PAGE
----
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Russia’s ability to mount an offensive in Kyiv is questioned by analysts

Despite the Ukrainian capital suffering one of the biggest missile attacks since the start of the Russian invasion in February, analysts doubt that Moscow will be able to mount a new ground offensive against Kyiv early next year, as the Russian forces remain ill-prepared and battered after 10 months of war.

Ukrainian officials said Friday that Kyiv withstood “one of the biggest rocket attacks” it has faced since Russia invaded Ukraine and that Ukrainian air defense had shot down 37 of the 40 missiles that entered the city’s airspace.

The head of the Ukrainian armed forces said they intercepted 60 of the 76 missiles launched against infrastructure targets in cities across the country. Russian forces fired cruise missiles from the Admiral Makarov frigate in the Black Sea, while Kh-22 cruise missiles were fired from long-range Tu-22M3 bombers over the Sea of ​​Azov, Ukraine’s air force said.

The Ukrainian commander-in-chief, General Valeriy Zaluzhny, also said this week that he expected a new Russian assault on Kyiv in the first months of 2023.

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“The Russians are preparing about 200,000 fresh soldiers. I have no doubt that they will have another chance in Kyiv,” Zaluzhny told The Economist magazine.

A major Russian attack could happen “in February, at best in March and at worst in late January,” he said.

Although Russia mobilized 300,000 reservists between September and October, military experts say Moscow’s new troops are unlikely to be sufficiently trained or equipped to attempt another assault on Kyiv. Moscow’s first attempt in February and March ended in humiliation, thanks to Ukraine’s fierce defensive efforts coupled with significant supply, intelligence, and command problems in the Russian ranks.

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“Such an offensive does not seem very likely to me, but at the same time it is not impossible,” independent Russian military analyst Alexander Khamchikhin told the AFP news agency.

Speaking recently of Russian capabilities, US military expert Michael Kofman also considered Russia’s ability to mount an offensive a “rather unlikely scenario.”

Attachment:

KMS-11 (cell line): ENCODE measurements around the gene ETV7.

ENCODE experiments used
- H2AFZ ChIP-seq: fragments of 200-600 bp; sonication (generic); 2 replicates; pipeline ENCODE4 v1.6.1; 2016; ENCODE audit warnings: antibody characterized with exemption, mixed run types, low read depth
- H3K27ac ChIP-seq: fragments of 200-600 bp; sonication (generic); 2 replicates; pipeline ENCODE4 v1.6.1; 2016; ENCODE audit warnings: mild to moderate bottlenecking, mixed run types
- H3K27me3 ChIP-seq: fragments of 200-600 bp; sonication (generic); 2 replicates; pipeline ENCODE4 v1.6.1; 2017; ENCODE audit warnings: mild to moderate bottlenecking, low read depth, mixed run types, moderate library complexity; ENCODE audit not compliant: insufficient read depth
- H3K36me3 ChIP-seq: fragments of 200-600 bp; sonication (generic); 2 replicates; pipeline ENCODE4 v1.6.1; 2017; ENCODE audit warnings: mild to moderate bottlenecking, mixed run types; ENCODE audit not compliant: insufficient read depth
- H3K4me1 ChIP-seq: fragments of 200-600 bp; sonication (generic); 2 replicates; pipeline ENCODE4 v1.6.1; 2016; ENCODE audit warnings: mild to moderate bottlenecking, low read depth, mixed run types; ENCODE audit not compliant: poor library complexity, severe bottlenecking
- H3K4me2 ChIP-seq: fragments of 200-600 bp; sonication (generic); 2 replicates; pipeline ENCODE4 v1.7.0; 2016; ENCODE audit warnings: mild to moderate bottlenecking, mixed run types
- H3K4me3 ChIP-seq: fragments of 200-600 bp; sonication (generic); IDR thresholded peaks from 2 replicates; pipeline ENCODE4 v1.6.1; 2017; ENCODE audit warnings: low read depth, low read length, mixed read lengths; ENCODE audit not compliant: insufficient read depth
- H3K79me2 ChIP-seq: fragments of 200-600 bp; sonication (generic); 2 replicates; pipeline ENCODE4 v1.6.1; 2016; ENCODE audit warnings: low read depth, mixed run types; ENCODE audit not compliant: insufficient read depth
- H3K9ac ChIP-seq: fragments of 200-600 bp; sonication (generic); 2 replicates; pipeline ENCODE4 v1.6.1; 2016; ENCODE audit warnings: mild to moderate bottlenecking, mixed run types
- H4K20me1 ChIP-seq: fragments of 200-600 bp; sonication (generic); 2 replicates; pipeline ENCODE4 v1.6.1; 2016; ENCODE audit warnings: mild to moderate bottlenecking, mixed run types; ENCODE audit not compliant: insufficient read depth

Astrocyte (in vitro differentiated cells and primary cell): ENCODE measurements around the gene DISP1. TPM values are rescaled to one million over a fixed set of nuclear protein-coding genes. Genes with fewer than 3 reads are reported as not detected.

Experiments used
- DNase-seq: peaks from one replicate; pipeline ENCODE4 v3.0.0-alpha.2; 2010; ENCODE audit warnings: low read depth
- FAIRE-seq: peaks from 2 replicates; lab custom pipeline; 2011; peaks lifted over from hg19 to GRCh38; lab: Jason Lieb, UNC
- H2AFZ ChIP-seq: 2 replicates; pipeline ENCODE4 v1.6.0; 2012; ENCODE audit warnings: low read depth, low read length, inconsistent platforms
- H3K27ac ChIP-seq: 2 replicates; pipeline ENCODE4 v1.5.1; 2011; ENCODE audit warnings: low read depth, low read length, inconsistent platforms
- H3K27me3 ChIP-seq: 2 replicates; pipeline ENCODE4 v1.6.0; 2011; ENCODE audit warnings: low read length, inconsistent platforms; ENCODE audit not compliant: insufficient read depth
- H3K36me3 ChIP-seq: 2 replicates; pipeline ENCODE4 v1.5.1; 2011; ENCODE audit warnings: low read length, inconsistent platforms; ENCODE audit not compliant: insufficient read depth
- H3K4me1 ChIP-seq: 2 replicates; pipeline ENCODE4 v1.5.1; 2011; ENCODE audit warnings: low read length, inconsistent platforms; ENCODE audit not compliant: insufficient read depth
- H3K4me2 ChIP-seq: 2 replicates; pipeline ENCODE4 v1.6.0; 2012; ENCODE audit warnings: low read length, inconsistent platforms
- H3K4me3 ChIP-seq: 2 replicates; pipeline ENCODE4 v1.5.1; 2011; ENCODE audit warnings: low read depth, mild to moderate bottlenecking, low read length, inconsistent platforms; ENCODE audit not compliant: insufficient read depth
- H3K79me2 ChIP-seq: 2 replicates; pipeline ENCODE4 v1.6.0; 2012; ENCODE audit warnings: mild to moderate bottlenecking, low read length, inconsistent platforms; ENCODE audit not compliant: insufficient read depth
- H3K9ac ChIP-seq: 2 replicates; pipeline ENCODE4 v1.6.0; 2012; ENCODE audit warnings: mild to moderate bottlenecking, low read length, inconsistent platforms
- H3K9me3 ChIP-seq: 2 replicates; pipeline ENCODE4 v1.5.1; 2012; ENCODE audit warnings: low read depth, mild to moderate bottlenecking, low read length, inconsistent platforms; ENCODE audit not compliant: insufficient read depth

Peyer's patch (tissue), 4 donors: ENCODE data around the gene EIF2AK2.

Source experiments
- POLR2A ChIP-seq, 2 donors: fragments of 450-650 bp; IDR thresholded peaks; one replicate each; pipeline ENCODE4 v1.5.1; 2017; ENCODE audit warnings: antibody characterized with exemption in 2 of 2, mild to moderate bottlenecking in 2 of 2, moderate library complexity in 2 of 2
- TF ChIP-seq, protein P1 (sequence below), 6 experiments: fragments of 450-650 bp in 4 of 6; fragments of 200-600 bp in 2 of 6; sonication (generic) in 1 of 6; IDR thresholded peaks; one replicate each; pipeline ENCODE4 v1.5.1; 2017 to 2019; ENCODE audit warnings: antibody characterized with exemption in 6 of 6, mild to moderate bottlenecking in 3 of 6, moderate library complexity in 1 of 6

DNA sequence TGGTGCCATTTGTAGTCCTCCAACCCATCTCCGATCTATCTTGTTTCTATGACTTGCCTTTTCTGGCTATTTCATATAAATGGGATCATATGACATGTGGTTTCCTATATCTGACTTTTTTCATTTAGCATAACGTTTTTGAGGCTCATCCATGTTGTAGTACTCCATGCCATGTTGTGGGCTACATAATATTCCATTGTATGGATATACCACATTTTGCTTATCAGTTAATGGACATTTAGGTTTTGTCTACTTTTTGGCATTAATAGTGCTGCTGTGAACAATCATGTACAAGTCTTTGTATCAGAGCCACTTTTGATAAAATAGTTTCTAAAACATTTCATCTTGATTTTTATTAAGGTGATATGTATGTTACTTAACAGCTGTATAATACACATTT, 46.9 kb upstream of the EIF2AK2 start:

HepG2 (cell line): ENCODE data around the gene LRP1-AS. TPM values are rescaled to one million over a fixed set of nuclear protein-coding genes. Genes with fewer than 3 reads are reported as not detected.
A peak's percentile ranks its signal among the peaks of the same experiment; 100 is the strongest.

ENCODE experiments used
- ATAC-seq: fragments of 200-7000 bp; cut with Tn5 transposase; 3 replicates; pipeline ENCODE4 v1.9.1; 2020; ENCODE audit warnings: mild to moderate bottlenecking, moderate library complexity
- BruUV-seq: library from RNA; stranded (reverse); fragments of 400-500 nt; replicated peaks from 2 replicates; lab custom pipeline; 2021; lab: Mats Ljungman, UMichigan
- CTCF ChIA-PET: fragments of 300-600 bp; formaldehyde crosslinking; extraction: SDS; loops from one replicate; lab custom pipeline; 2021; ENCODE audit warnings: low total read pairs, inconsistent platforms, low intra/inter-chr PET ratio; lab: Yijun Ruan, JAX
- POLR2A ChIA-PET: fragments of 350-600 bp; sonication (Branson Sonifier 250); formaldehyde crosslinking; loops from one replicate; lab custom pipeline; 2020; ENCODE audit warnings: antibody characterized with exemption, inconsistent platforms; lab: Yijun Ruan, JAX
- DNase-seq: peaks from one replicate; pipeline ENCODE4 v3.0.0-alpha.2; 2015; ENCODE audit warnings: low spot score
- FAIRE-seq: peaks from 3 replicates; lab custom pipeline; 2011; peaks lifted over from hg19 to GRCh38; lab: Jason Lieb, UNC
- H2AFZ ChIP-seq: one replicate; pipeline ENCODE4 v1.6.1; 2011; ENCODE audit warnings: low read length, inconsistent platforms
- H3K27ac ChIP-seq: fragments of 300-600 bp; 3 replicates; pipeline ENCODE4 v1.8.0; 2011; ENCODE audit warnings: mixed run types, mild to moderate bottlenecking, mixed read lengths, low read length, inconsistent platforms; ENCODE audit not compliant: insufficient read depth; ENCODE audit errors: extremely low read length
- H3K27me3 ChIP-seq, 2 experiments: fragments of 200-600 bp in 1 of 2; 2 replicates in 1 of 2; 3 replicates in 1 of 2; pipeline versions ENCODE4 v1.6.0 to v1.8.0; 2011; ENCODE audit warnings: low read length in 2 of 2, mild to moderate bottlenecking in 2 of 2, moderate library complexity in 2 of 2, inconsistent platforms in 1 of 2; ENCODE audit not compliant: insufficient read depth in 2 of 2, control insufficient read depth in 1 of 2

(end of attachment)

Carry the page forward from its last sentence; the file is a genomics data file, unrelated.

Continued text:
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“They have significant ammunition limitations and the performance of the Russian military is now very much tied to the availability of artillery ammunition,” Kofman told the War on the Rocks podcast.

The White House also doubts that Moscow has the capacity to mount a counterattack focused on Kyiv.

“We don’t see any indication that there is an imminent move on Kyiv,” White House spokesman John Kirby said.

Sergey Surovikin’s reputation for cruelty

Russia’s future military capabilities in Ukraine will largely depend on the new commander Sergey Surovikin, a veteran of Moscow’s wars since the Soviet invasion of Afghanistan. The skinheaded general with a reputation for ruthlessness has been tasked with integrating newly recruited soldiers and regenerating Russia’s badly damaged combat units.

General Sergei Surovikin
General Sergey Surovikin, commander of the Russian forces in Ukraine [Russian Defence Ministry/handout via Reuters]

Australian General Mick Ryan stressed that Surovikin was also working to unify Russia’s fractured command system and trying to better integrate air support with ground operations.

“Surovikin commands an army that suffers from low morale and continues to lose its people and best equipment,” Ryan wrote in Foreign Policy magazine. “So far, the evidence suggests that the troops that Russia has mobilized to replace the dead and wounded are not receiving the kind of demanding training they need to be successful.”

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He warned, however, that the Siberian-born Russian military commander was “almost certainly drawing up battle plans that are sharply focused, unlike previous assaults that dispersed Russian troops.”

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Any attack on Kyiv would be immensely complicated, and the city would be nearly impossible to capture without destroying it.

“Taking a city without destroying it is difficult, apart from cases where there is a decision to surrender, like in Paris in 1940,” Khamchikhin said.

Pascal Ausseur, director of the Mediterranean Foundation for Strategic Studies, a France-based think tank, said he believed the Ukrainian claims of an imminent offensive were an effort to focus minds in Western capitals.

“Ukrainians are shouting ‘keep helping us, don’t let us down,’” Ausseur told AFP. “These statements are meant to make the West say ‘we can still lose everything’.”

They could also be a diversionary tactic as Ukraine looks to attack in the southeast when the ground freezes in the dead of winter, making it easier for vehicles to travel off-road, he said.

“I would find it strange if the Ukrainians were placed in defensive positions that would prevent them from launching offensive operations before March,” Ausseur added.

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